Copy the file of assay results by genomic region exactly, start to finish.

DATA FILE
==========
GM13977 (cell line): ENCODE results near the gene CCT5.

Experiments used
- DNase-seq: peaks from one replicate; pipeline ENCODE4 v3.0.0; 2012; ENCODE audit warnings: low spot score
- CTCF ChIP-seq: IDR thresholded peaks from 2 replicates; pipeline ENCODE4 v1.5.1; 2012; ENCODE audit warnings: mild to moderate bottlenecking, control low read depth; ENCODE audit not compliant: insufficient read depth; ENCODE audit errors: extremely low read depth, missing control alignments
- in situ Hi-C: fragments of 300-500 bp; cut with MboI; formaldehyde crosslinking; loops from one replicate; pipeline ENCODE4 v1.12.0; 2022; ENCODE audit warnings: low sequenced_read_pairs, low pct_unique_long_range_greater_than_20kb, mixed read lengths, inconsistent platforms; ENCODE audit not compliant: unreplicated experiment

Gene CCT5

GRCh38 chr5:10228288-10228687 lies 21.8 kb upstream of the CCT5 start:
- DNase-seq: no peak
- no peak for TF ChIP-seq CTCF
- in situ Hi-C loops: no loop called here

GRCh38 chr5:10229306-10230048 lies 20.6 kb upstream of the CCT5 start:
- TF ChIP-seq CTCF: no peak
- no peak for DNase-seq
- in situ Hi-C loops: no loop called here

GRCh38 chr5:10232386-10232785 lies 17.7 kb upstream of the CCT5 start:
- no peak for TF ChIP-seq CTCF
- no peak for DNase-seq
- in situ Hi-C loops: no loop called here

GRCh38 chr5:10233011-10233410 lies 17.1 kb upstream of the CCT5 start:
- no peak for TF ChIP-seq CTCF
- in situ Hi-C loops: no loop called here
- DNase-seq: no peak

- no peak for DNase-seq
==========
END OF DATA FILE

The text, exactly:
GM13977 (cell line): ENCODE results near the gene CCT5.

Experiments used
- DNase-seq: peaks from one replicate; pipeline ENCODE4 v3.0.0; 2012; ENCODE audit warnings: low spot score
- CTCF ChIP-seq: IDR thresholded peaks from 2 replicates; pipeline ENCODE4 v1.5.1; 2012; ENCODE audit warnings: mild to moderate bottlenecking, control low read depth; ENCODE audit not compliant: insufficient read depth; ENCODE audit errors: extremely low read depth, missing control alignments
- in situ Hi-C: fragments of 300-500 bp; cut with MboI; formaldehyde crosslinking; loops from one replicate; pipeline ENCODE4 v1.12.0; 2022; ENCODE audit warnings: low sequenced_read_pairs, low pct_unique_long_range_greater_than_20kb, mixed read lengths, inconsistent platforms; ENCODE audit not compliant: unreplicated experiment

Gene CCT5

GRCh38 chr5:10228288-10228687 lies 21.8 kb upstream of the CCT5 start:
- DNase-seq: no peak
- no peak for TF ChIP-seq CTCF
- in situ Hi-C loops: no loop called here

GRCh38 chr5:10229306-10230048 lies 20.6 kb upstream of the CCT5 start:
- TF ChIP-seq CTCF: no peak
- no peak for DNase-seq
- in situ Hi-C loops: no loop called here

GRCh38 chr5:10232386-10232785 lies 17.7 kb upstream of the CCT5 start:
- no peak for TF ChIP-seq CTCF
- no peak for DNase-seq
- in situ Hi-C loops: no loop called here

GRCh38 chr5:10233011-10233410 lies 17.1 kb upstream of the CCT5 start:
- no peak for TF ChIP-seq CTCF
- in situ Hi-C loops: no loop called here
- DNase-seq: no peak

- no peak for DNase-seq